The downtown Houston food and drink scene just became much cooler. Tucked in between skyscrapers on Main Street and brushing elbows with the METRORail line, Goro & Gun is one of the freshest concepts that downtown has seen in years. Dubbed Houston’s “first and only” ramen noodle restaurant, it is an innovative creation by co-owners Joshua Martinez (known for his Modular gourmet food truck), Brad Moore and Ryan Rouse along with the spirited expertise of Alex Gregg, one of the city’s most buzzed-about cocktail mixologists.
Named after characters in a Japanese comedy from the ’80s, Goro & Gun is a breath of fresh air for the area. From the outside, G&G, which added lunch service in early May, could be mistaken for a trendy bookshop or café, but once you peek inside its doors, there’s no mistaking the restaurant. The décor is fun and quirky, just like its adventurous menu choices. There’s a splash of red on the walls, mounted horns, vintage artifacts, an expansive bar with floor-to-ceiling bottles, and a massive stuffed lion greets you from above whenever you make your way back to the washing facilities.
Though G&G is mostly known for being a ramen restaurant, the diverse menu is strong from start to finish. Still, when asked which dish he is most proud of, Martinez says the miso ramen without the slightest hesitation. The time and effort that goes into the selection shows that this group loves what it does. The noodles are pulled fresh in house; the tender, crispy pork belly is cooked to perfection; while the pickled beech mushrooms will convert even the biggest of fungus skeptics to believers. Finally, the 63-degree egg, slowly cooked at just the right temperature, adds the ideal finishing touch to the ramen broth.
The non-noodle stars on the menu include the Brussels sprouts with pickled raisins, pine nuts and itogaki (dried bluefin tuna), and the Tupac wings with pickled Thai chilis, sambal, lime and fish sauce. The kitchen uses a special drying method for the wings that eliminates the need for breading, giving the skin just the right amount of crispiness.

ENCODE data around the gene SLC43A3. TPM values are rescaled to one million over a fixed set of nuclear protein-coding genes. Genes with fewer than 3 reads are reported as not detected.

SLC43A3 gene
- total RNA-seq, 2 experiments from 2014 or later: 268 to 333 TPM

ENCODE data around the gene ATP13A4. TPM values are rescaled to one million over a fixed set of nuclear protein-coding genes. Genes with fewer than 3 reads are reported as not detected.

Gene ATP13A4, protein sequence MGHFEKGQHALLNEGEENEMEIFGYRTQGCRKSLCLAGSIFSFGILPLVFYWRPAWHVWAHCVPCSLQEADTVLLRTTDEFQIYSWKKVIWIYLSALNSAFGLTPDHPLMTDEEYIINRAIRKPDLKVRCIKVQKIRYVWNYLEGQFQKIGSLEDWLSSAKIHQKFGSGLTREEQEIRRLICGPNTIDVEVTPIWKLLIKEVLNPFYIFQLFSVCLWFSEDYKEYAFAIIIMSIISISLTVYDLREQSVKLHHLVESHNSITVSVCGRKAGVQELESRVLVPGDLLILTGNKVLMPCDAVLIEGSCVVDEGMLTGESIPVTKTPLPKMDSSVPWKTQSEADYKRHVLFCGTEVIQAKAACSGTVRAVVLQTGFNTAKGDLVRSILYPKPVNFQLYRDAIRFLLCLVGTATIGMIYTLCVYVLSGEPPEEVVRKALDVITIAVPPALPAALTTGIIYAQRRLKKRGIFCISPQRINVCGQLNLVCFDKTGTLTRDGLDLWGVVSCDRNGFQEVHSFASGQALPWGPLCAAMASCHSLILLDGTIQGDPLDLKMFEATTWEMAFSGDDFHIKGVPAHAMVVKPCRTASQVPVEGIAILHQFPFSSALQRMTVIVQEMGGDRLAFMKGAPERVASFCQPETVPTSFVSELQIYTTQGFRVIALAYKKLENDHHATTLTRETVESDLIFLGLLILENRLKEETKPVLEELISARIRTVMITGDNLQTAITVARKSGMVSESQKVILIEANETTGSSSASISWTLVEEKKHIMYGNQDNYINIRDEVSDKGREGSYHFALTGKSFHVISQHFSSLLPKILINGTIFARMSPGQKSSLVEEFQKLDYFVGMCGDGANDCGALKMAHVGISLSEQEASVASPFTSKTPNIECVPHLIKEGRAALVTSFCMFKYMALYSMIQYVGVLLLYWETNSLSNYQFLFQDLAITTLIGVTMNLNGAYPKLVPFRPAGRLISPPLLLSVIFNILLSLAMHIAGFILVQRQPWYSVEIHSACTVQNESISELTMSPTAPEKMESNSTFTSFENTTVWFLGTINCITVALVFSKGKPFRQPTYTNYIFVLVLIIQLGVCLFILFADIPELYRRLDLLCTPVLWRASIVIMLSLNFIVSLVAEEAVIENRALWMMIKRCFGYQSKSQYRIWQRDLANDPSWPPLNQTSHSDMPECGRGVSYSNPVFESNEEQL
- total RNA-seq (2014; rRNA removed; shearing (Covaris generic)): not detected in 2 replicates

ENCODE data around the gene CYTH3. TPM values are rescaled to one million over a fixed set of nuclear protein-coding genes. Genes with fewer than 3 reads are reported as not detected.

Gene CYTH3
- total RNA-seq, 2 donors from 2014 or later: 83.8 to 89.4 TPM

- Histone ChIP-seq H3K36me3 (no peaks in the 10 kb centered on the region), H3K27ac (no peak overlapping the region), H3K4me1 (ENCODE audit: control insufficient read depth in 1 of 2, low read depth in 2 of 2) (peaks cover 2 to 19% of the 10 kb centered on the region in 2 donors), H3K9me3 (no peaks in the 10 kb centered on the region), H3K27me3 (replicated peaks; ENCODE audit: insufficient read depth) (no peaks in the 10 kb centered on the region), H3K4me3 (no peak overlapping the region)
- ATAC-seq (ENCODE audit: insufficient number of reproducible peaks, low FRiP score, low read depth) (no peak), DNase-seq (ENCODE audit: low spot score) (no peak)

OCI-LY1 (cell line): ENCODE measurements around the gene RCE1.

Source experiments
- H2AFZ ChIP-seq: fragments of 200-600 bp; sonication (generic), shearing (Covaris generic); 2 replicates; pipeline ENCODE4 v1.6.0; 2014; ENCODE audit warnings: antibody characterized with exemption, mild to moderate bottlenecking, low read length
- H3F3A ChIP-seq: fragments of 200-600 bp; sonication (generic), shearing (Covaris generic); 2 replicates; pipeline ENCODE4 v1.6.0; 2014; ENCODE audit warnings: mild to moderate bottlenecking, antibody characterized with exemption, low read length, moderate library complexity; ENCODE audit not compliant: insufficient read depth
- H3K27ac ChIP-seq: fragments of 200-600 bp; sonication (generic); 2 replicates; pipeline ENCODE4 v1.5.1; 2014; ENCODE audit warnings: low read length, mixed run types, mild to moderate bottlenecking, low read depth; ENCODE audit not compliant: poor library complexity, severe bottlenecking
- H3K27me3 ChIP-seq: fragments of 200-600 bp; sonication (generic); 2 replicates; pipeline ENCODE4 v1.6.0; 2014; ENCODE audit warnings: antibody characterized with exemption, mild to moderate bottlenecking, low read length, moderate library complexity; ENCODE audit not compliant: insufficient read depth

Gregg, the resident craft cocktail expert, had his own vision for what the libations at G&G would taste like. Although the artsy crowd in an area such as Montrose is adventurous with its drinks, some of the downtown traditionalists needed to be hooked with old standards like margaritas and mojitos. So, Gregg decided to cater to his audience, while still using only the freshest ingredients and sprinkling a modifier or twist in recipes to get patrons curious about the other things on the menu. Using syrup from G&G’s own sugar cane juice press, along with mint, lime, piloncillo (which adds a slightly smoky caramel flavor) and light rum, the fresh cane mojito is light, smooth and refreshing. One of his personal favorites is Life is Beautiful, a treat made from Antica Carpano vermouth, aquavit, lemon, orgeat syrup, egg white and Fernet. It’s light, smooth and has a distinctive-yet-delicious flavor with just the right amount of sweetness. Another unique creation from the bar is the Cookie Monster, made from white rum, cookie milk, piloncillo and angostura.
Downtown drinkers and local foodies are hopeful that Goro & Gun is just the beginning of a widespread re-imagining of the area’s restaurant scene. But until that happens on a large scale in Houston, you have at least one place to go for imaginative dishes and fun cocktails in a festive environment.
Photos courtesy of Beth DeLozier-Hayes